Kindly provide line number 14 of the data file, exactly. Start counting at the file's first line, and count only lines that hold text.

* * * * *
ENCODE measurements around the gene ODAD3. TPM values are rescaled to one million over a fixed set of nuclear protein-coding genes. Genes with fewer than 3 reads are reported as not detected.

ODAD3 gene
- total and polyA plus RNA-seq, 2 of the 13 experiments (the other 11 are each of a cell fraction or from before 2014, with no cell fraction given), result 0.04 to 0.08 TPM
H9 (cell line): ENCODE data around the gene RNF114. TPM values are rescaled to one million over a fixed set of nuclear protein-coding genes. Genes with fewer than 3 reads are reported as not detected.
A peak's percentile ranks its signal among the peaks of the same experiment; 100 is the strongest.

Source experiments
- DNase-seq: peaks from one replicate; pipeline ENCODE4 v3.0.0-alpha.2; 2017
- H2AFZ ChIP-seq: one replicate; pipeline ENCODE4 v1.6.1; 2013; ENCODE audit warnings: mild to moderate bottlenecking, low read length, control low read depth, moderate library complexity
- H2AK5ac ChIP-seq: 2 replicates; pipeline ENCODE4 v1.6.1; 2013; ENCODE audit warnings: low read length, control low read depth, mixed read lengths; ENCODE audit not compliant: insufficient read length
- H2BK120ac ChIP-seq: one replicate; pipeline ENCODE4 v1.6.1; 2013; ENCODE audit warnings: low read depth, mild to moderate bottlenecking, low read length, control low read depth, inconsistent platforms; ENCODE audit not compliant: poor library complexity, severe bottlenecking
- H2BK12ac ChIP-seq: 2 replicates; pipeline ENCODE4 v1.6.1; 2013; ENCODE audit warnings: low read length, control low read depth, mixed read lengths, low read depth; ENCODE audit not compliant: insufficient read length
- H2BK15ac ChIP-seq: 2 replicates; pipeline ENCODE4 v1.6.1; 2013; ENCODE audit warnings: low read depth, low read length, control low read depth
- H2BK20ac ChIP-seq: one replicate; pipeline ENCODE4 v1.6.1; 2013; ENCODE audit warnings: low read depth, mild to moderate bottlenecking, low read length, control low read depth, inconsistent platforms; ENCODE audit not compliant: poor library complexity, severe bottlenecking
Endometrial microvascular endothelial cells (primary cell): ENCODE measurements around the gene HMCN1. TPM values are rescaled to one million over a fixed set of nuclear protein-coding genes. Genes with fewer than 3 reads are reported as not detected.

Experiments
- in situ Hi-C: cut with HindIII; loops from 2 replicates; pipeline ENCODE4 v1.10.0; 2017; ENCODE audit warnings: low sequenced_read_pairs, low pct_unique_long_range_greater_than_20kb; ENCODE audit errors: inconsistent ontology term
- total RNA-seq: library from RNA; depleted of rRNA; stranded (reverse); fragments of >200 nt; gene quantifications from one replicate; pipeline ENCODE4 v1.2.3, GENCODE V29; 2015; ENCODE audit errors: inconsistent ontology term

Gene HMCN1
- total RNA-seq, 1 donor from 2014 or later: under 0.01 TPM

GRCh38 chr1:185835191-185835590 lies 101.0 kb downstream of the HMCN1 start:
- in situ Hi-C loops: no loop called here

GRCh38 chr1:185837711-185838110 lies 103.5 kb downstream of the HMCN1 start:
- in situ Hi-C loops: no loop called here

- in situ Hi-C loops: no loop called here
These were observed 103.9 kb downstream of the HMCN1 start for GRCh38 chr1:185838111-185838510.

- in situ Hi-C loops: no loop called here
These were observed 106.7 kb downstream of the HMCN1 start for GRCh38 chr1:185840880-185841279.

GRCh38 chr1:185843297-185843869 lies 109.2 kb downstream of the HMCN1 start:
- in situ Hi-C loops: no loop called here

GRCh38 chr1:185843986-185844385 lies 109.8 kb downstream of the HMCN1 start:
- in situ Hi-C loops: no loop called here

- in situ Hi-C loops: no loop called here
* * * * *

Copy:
Endometrial microvascular endothelial cells (primary cell): ENCODE measurements around the gene HMCN1. TPM values are rescaled to one million over a fixed set of nuclear protein-coding genes. Genes with fewer than 3 reads are reported as not detected.